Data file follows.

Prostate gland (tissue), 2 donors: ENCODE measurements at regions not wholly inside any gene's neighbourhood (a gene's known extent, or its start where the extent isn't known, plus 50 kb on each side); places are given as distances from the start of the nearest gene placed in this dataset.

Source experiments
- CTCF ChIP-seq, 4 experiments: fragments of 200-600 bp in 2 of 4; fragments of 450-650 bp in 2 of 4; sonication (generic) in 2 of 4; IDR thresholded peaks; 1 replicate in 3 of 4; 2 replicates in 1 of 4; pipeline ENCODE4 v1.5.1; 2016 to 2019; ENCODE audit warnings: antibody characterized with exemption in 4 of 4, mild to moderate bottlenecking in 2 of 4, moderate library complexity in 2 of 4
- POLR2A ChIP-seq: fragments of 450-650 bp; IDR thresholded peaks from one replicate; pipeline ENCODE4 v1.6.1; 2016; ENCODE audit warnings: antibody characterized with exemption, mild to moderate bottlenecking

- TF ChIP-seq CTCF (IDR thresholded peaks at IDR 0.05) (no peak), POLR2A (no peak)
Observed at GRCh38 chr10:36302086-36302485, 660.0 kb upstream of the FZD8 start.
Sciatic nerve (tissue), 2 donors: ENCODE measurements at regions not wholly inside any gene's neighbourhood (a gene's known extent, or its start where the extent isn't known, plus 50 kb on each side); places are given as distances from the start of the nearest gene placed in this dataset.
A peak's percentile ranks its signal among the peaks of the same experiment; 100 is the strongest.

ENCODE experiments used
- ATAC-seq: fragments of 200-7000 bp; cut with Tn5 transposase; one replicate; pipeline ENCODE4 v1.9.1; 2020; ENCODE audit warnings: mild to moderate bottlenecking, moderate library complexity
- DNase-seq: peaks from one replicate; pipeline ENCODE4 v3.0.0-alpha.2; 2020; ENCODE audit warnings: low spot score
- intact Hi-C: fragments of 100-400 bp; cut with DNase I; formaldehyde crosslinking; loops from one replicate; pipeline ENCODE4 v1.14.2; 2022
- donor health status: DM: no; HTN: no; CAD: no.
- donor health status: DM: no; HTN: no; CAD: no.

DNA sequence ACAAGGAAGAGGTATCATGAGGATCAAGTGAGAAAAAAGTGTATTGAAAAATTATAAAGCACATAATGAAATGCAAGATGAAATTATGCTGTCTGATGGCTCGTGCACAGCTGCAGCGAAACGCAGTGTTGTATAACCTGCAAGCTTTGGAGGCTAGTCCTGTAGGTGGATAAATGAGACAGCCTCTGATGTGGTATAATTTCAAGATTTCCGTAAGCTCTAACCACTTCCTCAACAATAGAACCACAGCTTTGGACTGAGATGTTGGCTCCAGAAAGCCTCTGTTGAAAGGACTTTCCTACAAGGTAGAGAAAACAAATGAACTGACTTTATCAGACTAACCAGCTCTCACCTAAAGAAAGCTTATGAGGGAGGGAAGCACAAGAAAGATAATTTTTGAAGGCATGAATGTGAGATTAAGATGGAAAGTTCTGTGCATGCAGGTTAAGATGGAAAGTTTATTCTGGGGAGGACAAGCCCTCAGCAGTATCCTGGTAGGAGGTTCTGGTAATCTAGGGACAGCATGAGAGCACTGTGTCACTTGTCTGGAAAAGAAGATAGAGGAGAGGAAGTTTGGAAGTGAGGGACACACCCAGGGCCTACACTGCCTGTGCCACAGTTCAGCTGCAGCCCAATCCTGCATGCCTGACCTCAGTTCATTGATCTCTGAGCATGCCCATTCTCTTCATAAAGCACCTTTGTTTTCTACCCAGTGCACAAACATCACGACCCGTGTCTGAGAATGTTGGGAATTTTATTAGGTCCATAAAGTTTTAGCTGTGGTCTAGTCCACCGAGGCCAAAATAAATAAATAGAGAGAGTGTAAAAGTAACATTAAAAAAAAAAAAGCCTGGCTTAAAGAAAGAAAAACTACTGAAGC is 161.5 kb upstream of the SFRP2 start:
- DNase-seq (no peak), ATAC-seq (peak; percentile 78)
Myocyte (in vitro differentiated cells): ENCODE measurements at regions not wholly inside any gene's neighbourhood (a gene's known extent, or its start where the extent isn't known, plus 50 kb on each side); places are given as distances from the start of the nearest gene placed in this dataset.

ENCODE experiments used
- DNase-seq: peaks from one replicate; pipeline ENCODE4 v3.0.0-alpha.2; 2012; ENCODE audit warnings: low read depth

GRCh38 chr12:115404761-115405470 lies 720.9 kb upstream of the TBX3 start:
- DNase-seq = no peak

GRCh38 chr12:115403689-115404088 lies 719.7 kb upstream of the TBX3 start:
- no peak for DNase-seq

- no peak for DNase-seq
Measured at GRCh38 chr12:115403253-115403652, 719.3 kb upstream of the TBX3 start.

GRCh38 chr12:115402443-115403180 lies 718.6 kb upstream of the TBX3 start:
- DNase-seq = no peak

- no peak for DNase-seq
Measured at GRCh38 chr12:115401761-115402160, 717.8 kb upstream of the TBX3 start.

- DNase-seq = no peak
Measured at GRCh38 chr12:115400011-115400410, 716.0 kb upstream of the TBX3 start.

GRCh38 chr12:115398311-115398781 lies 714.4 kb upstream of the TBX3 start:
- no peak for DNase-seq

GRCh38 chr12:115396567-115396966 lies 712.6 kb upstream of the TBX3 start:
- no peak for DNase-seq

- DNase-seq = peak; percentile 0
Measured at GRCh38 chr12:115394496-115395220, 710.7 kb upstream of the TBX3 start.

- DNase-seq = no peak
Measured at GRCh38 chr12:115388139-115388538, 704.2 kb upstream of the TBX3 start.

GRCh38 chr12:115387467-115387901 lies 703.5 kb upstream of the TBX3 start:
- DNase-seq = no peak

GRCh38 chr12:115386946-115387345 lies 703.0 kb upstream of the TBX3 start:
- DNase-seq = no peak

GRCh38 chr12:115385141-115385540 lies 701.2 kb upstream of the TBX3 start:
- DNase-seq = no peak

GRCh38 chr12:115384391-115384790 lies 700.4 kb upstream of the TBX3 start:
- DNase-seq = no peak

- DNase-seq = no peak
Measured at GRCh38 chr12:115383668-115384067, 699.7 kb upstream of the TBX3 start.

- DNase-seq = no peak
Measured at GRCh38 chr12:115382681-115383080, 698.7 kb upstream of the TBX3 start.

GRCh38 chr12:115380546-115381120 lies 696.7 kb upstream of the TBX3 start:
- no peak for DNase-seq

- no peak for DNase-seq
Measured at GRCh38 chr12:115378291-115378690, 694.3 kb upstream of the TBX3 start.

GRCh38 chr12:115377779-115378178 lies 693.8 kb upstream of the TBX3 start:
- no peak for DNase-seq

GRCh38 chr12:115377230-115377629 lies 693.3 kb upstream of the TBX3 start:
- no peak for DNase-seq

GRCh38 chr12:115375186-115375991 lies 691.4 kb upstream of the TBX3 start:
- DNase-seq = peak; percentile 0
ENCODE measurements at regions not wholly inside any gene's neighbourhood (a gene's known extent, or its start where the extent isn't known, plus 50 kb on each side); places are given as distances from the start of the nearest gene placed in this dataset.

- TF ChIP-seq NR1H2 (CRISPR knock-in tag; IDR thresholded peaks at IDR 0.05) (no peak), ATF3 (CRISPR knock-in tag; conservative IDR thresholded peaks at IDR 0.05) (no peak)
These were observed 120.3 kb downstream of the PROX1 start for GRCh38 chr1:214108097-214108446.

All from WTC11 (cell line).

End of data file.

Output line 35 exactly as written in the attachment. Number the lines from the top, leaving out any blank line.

- no peak for DNase-seq